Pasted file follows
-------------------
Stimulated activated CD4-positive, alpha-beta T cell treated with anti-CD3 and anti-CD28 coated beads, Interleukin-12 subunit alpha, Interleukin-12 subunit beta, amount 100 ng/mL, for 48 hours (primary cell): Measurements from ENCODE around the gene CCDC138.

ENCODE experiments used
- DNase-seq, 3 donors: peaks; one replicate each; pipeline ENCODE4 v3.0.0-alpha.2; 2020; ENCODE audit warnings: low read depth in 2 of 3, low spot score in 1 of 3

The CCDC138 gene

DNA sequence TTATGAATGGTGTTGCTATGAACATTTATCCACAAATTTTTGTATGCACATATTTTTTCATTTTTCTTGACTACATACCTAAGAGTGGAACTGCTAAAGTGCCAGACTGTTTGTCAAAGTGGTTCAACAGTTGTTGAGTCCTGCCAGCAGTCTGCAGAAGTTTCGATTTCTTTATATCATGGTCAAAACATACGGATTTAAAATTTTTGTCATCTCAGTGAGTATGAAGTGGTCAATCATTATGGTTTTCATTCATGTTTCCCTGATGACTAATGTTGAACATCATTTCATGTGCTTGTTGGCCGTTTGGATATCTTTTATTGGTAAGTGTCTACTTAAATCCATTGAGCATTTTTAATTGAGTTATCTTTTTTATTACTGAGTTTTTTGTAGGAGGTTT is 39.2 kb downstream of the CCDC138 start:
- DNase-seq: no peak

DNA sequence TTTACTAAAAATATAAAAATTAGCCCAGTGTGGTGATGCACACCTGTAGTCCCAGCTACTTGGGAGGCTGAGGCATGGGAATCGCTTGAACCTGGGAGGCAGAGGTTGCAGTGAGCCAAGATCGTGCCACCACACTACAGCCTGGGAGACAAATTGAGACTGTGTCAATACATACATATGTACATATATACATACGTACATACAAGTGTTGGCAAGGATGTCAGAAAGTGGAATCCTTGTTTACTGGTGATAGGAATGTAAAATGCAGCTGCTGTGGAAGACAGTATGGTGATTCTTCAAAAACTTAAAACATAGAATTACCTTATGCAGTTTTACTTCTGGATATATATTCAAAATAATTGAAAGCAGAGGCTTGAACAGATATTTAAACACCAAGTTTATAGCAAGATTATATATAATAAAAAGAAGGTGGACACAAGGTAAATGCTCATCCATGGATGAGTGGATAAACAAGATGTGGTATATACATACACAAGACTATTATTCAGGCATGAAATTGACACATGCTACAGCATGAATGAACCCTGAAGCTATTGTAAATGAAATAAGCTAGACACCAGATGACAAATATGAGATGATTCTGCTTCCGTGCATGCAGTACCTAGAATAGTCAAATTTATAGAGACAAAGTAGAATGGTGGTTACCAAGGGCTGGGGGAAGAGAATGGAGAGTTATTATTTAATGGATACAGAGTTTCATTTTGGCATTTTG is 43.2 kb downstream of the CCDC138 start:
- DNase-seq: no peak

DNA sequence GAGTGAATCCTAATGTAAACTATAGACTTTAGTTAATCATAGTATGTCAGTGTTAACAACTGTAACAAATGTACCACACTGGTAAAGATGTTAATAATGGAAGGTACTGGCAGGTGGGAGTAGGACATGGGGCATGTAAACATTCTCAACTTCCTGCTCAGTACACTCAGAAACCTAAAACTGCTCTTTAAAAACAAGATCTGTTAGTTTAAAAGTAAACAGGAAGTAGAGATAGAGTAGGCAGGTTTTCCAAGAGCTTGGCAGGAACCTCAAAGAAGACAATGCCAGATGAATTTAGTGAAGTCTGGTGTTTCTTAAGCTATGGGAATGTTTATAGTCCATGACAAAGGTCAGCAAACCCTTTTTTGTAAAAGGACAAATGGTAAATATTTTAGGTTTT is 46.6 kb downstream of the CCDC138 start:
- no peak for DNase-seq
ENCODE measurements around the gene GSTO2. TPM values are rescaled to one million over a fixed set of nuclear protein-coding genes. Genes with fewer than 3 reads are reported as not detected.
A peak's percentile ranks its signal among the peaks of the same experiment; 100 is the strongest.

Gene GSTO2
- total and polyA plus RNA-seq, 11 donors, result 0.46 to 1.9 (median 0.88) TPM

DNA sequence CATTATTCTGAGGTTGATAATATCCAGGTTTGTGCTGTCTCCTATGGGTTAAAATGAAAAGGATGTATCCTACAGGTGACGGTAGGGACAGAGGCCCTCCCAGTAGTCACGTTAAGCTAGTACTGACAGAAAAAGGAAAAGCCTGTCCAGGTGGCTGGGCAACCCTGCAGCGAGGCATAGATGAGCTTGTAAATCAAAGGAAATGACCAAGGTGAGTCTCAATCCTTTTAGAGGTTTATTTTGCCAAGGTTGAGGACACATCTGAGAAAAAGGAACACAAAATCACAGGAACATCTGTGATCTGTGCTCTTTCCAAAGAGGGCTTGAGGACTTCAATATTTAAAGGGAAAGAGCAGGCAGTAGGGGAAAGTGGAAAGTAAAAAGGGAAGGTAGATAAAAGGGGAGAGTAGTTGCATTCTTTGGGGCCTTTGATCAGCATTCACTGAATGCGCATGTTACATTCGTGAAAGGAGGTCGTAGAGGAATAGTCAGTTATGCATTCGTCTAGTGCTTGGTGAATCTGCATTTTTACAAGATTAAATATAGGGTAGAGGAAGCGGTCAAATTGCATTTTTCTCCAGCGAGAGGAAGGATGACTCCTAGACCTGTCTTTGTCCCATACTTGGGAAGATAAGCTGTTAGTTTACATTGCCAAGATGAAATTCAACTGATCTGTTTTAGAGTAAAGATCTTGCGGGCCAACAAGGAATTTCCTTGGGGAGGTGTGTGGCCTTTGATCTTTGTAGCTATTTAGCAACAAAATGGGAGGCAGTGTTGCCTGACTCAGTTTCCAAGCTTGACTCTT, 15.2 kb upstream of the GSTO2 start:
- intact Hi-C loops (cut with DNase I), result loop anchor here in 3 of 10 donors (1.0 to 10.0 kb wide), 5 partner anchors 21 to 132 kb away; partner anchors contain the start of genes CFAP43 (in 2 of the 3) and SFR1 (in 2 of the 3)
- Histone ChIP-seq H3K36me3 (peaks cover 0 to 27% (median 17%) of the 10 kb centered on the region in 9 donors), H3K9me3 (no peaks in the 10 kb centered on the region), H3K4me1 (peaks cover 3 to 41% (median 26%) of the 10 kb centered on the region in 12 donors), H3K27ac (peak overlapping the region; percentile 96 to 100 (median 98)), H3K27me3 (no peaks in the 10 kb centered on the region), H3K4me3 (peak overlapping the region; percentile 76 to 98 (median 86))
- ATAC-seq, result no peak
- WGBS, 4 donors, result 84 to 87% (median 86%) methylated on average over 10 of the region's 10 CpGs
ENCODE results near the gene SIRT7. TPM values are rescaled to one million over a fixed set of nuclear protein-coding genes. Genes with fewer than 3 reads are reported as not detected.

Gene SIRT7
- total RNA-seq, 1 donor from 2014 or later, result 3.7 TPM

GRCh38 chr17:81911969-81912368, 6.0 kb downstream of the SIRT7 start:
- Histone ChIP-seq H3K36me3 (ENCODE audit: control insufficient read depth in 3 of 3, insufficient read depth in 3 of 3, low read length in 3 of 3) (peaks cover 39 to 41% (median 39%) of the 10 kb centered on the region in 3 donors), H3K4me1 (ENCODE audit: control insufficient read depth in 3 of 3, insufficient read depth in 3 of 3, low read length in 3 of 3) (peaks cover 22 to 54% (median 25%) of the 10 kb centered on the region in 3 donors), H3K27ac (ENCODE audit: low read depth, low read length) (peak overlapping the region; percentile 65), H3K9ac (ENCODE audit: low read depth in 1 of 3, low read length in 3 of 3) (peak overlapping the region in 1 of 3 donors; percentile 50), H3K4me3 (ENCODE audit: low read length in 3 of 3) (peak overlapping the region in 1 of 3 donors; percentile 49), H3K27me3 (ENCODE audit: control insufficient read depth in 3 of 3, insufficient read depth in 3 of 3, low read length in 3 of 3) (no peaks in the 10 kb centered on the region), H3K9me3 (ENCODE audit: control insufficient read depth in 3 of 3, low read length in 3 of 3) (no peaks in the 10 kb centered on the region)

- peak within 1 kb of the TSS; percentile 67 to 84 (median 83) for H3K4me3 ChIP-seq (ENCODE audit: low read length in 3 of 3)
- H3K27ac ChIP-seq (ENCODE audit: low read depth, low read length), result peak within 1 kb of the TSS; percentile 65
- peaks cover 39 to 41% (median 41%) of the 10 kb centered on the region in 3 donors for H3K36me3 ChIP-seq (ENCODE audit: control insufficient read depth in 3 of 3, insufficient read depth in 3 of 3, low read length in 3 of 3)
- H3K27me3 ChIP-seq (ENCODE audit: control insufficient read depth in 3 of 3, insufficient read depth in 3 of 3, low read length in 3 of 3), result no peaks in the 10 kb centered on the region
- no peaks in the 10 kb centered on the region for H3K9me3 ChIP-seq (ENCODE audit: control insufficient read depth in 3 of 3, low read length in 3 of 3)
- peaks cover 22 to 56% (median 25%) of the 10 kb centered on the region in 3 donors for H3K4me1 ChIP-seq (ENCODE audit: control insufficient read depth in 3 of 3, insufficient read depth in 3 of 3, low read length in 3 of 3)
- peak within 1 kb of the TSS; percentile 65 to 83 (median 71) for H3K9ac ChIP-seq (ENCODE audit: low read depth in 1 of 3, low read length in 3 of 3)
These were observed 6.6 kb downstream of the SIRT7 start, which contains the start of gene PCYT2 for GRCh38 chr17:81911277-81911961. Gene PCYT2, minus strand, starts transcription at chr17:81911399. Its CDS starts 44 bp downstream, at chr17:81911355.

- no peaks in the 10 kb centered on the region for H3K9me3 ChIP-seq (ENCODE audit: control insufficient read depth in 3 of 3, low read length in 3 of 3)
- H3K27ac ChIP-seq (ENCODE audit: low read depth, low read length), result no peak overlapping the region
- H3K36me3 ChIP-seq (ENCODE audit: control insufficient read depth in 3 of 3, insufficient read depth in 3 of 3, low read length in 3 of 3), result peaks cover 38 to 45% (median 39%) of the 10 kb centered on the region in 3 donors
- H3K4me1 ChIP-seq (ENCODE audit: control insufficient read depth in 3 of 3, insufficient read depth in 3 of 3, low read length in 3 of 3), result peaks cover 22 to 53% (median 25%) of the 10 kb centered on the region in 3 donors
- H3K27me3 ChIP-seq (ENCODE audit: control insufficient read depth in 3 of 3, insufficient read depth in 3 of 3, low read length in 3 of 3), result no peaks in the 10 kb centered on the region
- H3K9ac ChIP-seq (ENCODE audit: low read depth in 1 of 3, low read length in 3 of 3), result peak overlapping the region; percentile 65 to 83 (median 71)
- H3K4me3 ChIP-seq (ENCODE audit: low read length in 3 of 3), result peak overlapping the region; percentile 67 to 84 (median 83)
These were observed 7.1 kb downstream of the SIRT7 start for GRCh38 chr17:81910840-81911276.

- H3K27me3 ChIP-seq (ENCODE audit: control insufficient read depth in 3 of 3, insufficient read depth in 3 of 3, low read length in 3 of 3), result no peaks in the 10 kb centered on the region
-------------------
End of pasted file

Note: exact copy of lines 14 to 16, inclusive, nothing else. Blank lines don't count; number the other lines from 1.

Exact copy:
- total and polyA plus RNA-seq, 11 donors, result 0.46 to 1.9 (median 0.88) TPM

DNA sequence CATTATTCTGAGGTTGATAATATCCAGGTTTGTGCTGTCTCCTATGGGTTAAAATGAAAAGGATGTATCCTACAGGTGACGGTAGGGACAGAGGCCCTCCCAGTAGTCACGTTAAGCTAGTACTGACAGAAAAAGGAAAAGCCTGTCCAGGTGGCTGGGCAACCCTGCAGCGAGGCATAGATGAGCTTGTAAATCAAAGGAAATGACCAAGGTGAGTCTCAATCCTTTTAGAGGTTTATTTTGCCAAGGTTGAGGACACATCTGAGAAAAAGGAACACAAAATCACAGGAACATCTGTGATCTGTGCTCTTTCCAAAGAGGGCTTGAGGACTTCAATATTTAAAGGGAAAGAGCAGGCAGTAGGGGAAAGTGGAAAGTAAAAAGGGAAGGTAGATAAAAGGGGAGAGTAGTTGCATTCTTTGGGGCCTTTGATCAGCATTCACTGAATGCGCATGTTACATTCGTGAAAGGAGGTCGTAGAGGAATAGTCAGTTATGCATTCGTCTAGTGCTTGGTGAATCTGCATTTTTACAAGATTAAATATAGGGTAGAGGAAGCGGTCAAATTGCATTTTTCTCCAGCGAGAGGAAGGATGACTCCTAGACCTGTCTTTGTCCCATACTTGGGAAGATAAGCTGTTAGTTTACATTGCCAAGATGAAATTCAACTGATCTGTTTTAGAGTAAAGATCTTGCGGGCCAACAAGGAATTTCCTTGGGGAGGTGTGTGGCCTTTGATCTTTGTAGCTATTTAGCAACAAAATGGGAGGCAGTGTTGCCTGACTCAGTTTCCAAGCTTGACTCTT, 15.2 kb upstream of the GSTO2 start:
- intact Hi-C loops (cut with DNase I), result loop anchor here in 3 of 10 donors (1.0 to 10.0 kb wide), 5 partner anchors 21 to 132 kb away; partner anchors contain the start of genes CFAP43 (in 2 of the 3) and SFR1 (in 2 of the 3)